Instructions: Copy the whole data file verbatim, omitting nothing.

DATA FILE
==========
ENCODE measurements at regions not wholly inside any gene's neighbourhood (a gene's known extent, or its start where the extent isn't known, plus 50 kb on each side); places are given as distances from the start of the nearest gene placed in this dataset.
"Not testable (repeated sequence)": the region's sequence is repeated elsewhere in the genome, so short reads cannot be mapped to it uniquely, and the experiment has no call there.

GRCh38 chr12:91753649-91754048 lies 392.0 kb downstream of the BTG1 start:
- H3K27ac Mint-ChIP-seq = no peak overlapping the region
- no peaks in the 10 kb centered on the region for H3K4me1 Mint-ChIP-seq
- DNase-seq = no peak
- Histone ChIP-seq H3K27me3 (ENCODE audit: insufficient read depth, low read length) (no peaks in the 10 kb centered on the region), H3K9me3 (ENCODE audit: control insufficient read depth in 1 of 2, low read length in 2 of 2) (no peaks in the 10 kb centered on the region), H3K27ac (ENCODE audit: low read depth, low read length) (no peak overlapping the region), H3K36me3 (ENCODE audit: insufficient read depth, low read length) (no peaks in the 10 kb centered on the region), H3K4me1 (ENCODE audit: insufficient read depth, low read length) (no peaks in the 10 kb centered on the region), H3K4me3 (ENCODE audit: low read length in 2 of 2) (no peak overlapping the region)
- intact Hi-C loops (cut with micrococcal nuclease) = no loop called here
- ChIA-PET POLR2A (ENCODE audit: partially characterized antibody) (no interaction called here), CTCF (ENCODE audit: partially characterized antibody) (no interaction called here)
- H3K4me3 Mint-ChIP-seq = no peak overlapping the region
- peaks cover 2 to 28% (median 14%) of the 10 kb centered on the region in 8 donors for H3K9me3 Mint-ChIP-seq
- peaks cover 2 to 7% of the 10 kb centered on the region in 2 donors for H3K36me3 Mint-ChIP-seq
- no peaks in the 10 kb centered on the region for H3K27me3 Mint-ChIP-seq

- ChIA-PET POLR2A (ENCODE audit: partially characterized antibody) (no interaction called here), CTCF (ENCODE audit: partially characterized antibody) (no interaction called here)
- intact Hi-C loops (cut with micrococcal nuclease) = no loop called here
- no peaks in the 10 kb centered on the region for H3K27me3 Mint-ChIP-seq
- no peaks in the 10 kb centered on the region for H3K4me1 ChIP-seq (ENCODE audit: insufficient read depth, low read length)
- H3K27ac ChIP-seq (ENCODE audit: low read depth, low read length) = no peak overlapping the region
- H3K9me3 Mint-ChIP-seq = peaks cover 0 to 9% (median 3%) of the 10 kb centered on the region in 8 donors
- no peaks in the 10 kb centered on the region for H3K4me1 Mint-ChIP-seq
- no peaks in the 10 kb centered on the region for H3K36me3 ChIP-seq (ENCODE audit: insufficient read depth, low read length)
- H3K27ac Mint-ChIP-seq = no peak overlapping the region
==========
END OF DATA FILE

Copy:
ENCODE measurements at regions not wholly inside any gene's neighbourhood (a gene's known extent, or its start where the extent isn't known, plus 50 kb on each side); places are given as distances from the start of the nearest gene placed in this dataset.
"Not testable (repeated sequence)": the region's sequence is repeated elsewhere in the genome, so short reads cannot be mapped to it uniquely, and the experiment has no call there.

GRCh38 chr12:91753649-91754048 lies 392.0 kb downstream of the BTG1 start:
- H3K27ac Mint-ChIP-seq = no peak overlapping the region
- no peaks in the 10 kb centered on the region for H3K4me1 Mint-ChIP-seq
- DNase-seq = no peak
- Histone ChIP-seq H3K27me3 (ENCODE audit: insufficient read depth, low read length) (no peaks in the 10 kb centered on the region), H3K9me3 (ENCODE audit: control insufficient read depth in 1 of 2, low read length in 2 of 2) (no peaks in the 10 kb centered on the region), H3K27ac (ENCODE audit: low read depth, low read length) (no peak overlapping the region), H3K36me3 (ENCODE audit: insufficient read depth, low read length) (no peaks in the 10 kb centered on the region), H3K4me1 (ENCODE audit: insufficient read depth, low read length) (no peaks in the 10 kb centered on the region), H3K4me3 (ENCODE audit: low read length in 2 of 2) (no peak overlapping the region)
- intact Hi-C loops (cut with micrococcal nuclease) = no loop called here
- ChIA-PET POLR2A (ENCODE audit: partially characterized antibody) (no interaction called here), CTCF (ENCODE audit: partially characterized antibody) (no interaction called here)
- H3K4me3 Mint-ChIP-seq = no peak overlapping the region
- peaks cover 2 to 28% (median 14%) of the 10 kb centered on the region in 8 donors for H3K9me3 Mint-ChIP-seq
- peaks cover 2 to 7% of the 10 kb centered on the region in 2 donors for H3K36me3 Mint-ChIP-seq
- no peaks in the 10 kb centered on the region for H3K27me3 Mint-ChIP-seq

- ChIA-PET POLR2A (ENCODE audit: partially characterized antibody) (no interaction called here), CTCF (ENCODE audit: partially characterized antibody) (no interaction called here)
- intact Hi-C loops (cut with micrococcal nuclease) = no loop called here
- no peaks in the 10 kb centered on the region for H3K27me3 Mint-ChIP-seq
- no peaks in the 10 kb centered on the region for H3K4me1 ChIP-seq (ENCODE audit: insufficient read depth, low read length)
- H3K27ac ChIP-seq (ENCODE audit: low read depth, low read length) = no peak overlapping the region
- H3K9me3 Mint-ChIP-seq = peaks cover 0 to 9% (median 3%) of the 10 kb centered on the region in 8 donors
- no peaks in the 10 kb centered on the region for H3K4me1 Mint-ChIP-seq
- no peaks in the 10 kb centered on the region for H3K36me3 ChIP-seq (ENCODE audit: insufficient read depth, low read length)
- H3K27ac Mint-ChIP-seq = no peak overlapping the region